On his second visit in a month to the battleground state of Iowa, President Obama accused congressional Republicans on Thursday of risking a slowdown in the economic recovery.
Mr. Obama toured a plant in Newton, Iowa, that manufactures blades for wind turbines and called on lawmakers to extend tax credits for clean-energy companies — part of his multibillion-dollar “to do” list he has promoted in recent weeks.
“If Congress doesn’t act, companies like this one will take a hit,” Mr. Obama told employees at the plant. “Jobs will be lost. That’s not a guess. That’s a fact. We can’t let it happen. You can’t wait for six months.”
The town about 35 miles east of Des Moines provided a useful backdrop for Mr. Obama on two fronts. The plant, TPI Composites, employs about 700 people in the clean-energy industry that the president is trying to promote as an integral part of the U.S. recovery in manufacturing.
And Newton is the former headquarters of Maytag Corp., which was acquired by Whirlpool in 2006, causing 1,900 employees locally to lose their jobs. The story is reminiscent of the cold-hearted capitalism that the Obama campaign has been trying to lay at the feet of presumptive GOP nominee Mitt Romney during his career as a venture capitalist. (Mr. Romney’s former private equity firm, Bain Capital, wasn’t involved with the Maytag plant shutdown but Bain did make an offer to purchase Maytag in 2005).
“We saw manufacturing move offshore” even before the recession hit in 2008, Mr. Obama said. “We saw a few people do well.”
Mr. Obama spelled out a cause-and-effect scenario in which he said GOP lawmakers would bear the blame for a stalled economic recovery.
“Every day they don’t act, business grows more concerned that [the tax credits] will not be renewed,” the president said. “They’re worried demand for their products is going down. So they start thinking twice about expanding, more cautious about new investments. They start looking overseas.”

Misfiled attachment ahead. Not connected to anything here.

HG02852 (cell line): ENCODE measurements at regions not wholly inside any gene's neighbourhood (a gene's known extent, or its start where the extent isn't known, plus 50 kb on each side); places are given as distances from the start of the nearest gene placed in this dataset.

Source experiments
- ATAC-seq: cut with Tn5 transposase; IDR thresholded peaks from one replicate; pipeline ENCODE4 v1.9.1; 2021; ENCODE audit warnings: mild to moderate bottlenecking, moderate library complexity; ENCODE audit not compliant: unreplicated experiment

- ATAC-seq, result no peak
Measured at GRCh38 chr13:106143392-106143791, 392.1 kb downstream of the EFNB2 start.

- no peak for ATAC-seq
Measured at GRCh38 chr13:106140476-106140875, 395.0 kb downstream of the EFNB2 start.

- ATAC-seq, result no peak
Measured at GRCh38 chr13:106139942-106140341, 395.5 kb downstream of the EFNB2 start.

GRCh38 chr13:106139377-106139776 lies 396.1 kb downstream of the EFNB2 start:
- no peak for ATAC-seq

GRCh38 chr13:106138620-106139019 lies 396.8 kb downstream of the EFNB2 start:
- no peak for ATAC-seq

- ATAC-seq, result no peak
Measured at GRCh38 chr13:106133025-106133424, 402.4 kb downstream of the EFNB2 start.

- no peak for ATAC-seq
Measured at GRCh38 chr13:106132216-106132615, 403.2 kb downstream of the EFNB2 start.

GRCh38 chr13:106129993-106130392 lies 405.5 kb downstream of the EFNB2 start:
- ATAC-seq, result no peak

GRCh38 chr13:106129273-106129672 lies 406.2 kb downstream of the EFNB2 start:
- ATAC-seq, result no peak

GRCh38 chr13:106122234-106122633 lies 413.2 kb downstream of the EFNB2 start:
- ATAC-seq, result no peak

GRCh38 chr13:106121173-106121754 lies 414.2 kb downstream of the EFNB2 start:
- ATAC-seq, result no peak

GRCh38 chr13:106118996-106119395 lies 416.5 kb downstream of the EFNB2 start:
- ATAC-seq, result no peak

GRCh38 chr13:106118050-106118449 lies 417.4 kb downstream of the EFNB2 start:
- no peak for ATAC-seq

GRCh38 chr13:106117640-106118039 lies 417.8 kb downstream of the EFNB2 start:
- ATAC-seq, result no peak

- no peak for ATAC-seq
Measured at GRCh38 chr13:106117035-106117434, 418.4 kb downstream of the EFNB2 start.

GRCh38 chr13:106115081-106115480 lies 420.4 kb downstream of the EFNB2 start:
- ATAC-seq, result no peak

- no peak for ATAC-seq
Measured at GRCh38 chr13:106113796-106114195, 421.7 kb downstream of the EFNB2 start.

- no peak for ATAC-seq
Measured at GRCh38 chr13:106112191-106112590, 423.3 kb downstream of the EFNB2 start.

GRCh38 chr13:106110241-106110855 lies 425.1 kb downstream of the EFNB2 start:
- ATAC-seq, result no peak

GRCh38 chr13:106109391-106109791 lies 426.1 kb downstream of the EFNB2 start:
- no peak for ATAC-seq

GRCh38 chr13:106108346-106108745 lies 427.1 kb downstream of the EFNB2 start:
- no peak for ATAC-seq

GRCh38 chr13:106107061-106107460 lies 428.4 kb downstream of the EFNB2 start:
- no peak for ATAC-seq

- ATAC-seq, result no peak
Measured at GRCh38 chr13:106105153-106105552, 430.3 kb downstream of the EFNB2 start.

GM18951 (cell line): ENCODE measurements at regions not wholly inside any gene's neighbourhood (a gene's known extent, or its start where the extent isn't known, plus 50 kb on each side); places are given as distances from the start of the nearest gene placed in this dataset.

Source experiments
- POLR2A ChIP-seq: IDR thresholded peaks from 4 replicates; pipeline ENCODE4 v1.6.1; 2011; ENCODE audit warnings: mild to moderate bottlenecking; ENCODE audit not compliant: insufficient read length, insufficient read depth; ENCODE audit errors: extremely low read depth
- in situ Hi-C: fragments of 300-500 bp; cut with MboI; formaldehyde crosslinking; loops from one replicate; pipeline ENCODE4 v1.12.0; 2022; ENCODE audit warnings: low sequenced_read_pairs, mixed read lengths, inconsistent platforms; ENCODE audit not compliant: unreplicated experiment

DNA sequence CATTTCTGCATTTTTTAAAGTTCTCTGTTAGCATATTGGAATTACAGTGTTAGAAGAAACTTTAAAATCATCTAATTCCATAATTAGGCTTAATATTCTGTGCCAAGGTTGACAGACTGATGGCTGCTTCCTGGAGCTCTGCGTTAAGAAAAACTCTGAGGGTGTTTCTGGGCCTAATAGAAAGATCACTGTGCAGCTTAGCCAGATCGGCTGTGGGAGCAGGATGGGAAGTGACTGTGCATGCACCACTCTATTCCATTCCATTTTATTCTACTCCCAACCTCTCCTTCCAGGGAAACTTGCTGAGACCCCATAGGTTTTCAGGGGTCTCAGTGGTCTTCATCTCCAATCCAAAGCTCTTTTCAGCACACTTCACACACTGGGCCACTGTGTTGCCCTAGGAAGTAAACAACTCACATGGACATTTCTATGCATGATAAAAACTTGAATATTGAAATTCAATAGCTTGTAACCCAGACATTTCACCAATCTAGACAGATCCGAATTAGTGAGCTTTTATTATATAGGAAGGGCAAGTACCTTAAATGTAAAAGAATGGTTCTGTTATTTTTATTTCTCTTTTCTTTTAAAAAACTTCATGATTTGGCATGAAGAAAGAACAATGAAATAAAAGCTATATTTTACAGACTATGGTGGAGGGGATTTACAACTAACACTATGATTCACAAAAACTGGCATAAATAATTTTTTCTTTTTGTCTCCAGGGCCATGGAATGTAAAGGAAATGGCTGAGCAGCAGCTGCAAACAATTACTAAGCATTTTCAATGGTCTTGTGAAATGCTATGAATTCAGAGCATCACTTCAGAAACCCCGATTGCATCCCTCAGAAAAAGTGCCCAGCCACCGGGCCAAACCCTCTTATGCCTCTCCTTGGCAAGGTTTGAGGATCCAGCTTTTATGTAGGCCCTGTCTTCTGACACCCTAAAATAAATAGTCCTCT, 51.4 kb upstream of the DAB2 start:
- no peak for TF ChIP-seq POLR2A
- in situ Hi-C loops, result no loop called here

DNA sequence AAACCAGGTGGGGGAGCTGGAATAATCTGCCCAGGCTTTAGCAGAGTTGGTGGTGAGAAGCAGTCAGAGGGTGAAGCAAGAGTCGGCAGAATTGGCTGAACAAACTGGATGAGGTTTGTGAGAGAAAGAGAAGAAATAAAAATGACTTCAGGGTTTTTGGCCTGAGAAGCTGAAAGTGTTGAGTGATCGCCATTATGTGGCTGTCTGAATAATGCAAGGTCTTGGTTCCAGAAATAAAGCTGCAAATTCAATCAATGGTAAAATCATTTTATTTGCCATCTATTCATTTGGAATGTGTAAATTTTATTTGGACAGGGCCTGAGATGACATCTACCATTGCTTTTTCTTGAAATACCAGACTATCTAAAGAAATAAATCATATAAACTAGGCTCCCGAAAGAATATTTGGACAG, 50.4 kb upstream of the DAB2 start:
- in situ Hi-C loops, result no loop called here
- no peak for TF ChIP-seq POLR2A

The president said a company that planned to build a $100 million wind-manufacturing plant in Arkansas “put those plans on hold,” implying that uncertainty about the tax credits was the cause. But the company, Mitsubishi, actually built the plant before it became embroiled in a patent dispute with General Electric. Mitsubishi filed the action against GE in federal court in May 2010, claiming that GE embarked on an “unlawful scheme” to drive Mitsubishi and other wind- turbine producers out of the market.
GE’s chairman, Jeffrey Immelt, is co-chairman of Mr. Obama’s Jobs Council.
Mitsubishi did announce last month that it had decided to “mothball” the Arkansas facility but made no mention of congressional inaction in its announcement.
“Since the 2008 banking crisis, demand for wind turbines in the North American market has stagnated, and the commercialization of cheap oil-shale gas and other matters have had a further dampening effect, making it more difficult for MHI to win new contracts,” the company stated. “In view of few signs of recovery in the North American wind-turbine market, it was decided to take steps that include write-down of related inventory and to build a solid foundation for this business.”
© Copyright 2013 The Washington Times, LLC. Click here for reprint permission.
Dave Boyer is a White House correspondent for The Washington Times. A native of Allentown, Pa., Boyer worked for the Philadelphia Inquirer from 2002 to 2011 and also has covered Congress for the Times. He is a graduate of Penn State University. Boyer can be reached at email@example.com.
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